[ This is a part of "The Software That I Love", a series of posts about Software that I created or had a small part in ]

2012 - JUDO

At Mendix I worked on the Cloud team, we hosted Mendix apps for customers. Hosting software should be as easy as building software. The Cloud/Ops/DevOps bunch was a tightly-knit team, as we were in the firing line together. With that I mean 24/7/365 uptime guarantees and you need to rely completely on your colleagues at all times of the day. It's something else. When I joined we were 4, when I left it was 12. Now it's 100. I'm in touch with a lot of these people to this day.

Every night the system created backups of the apps which admins could download over HTTP. The download consisted of the postgres dump, but also a lot of files from object storage. We could store ZIPs for every backup every night, but then the storage requirements would explode. Instead, we did incremental backups with rsync and hardlinks. Achiel wrote his BSc. thesis on this project for the sole reason of graduating within 10 years of starting college. If not, he would have to pay back his government study subsidies. That was fun. Hans was actually the mastermind behind the backup system. He's an incredible engineer and always built rock-solid stuff. Now this system was pretty cool, but the download needed to be a single zip file and that was difficult.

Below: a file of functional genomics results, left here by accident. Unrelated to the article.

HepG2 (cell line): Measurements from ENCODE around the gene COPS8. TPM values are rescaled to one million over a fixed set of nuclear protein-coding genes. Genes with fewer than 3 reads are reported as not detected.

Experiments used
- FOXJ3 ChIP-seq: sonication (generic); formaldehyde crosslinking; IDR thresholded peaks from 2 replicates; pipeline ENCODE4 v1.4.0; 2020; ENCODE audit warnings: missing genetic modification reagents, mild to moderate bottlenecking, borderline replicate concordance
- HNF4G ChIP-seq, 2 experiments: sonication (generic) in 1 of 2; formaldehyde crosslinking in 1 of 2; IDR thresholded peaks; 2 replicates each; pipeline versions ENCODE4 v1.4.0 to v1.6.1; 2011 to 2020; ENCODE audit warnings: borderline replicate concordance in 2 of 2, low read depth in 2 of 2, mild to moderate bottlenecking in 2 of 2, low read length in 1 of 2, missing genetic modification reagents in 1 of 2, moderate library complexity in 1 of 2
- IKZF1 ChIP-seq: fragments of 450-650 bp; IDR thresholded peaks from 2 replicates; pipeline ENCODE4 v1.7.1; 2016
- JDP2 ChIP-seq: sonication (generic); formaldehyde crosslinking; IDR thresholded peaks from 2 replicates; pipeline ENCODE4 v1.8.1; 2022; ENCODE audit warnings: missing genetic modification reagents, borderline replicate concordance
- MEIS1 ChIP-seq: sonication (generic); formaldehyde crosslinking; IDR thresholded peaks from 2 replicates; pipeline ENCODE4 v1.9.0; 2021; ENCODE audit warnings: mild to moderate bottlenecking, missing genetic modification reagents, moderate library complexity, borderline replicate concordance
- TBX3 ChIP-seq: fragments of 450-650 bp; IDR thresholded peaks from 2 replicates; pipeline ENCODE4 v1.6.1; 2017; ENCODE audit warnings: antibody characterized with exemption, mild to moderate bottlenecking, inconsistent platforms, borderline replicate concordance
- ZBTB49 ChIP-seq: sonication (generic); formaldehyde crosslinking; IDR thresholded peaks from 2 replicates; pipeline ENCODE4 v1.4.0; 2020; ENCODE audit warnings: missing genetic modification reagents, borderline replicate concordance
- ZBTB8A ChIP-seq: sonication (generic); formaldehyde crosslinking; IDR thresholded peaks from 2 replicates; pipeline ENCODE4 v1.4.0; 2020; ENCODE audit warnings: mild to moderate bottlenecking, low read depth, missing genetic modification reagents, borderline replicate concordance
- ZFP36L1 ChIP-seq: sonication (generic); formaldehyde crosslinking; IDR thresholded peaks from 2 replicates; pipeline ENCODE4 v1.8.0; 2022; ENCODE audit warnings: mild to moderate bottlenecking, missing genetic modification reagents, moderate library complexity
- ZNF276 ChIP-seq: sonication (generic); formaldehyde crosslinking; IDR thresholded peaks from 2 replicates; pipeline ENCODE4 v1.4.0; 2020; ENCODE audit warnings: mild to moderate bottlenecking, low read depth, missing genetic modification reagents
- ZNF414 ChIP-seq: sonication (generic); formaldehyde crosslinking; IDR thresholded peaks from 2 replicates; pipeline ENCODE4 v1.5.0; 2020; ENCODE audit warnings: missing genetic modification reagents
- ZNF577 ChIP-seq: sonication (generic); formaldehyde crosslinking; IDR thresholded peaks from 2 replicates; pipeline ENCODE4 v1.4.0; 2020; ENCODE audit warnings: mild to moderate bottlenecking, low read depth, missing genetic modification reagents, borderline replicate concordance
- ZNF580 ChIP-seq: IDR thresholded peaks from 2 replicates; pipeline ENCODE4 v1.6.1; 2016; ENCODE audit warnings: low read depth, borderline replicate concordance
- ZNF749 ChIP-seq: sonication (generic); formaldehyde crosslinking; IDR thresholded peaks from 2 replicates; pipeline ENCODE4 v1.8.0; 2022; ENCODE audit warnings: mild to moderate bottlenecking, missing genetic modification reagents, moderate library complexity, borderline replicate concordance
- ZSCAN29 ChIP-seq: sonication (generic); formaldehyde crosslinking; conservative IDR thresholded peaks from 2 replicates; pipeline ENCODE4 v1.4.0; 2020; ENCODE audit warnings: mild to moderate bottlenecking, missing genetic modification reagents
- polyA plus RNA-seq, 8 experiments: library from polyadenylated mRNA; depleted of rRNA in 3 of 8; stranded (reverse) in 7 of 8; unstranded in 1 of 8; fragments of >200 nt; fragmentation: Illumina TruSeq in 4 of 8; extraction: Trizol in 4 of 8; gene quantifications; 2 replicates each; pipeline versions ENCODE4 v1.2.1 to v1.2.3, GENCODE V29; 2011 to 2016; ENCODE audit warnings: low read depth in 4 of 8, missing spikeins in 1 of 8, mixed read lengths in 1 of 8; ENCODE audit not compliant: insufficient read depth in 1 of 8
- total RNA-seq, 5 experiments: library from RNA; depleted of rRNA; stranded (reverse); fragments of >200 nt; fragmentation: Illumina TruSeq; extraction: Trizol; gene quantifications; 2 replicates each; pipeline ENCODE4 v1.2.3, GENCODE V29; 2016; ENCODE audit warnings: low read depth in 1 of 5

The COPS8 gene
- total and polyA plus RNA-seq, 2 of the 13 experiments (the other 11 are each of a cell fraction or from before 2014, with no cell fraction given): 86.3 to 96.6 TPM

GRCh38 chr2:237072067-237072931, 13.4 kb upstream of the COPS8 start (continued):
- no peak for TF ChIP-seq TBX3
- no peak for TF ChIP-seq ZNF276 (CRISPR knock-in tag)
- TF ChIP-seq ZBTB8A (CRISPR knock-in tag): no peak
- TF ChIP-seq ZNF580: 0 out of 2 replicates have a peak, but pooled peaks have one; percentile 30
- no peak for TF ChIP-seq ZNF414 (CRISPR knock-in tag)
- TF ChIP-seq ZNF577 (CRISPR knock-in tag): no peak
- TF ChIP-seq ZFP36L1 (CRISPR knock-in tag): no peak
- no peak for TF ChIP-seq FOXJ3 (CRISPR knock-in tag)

We built JUDO, the Java Upload Download Organizer. When getting a download request over HTTP, it assembled the zip file on-the-fly while walking over the files storage directories. This was a pretty complicated project and Xiwen, Frank and I needed a lot of help from the senior engineers (Hans and Achiel). Over the years we found obscure bugs and fixed most.

The streaming approach was very elegant. There was no temporary storage and no asynchronous processes. The fundamental problem was that the size of the file was not known at the start. The size and Content-Length header could not be predicted because of the compression. When a connection got interrupted, browsers were not sure whether the download was complete. This led to some problems. This is why most products use a "we are preparing your download" approach. Less efficient, but when dealing with backups it's important to know you have downloaded it completely.

next2012 - Decrypt.py

previous2012 - autopullpep8 and the facebook adventure


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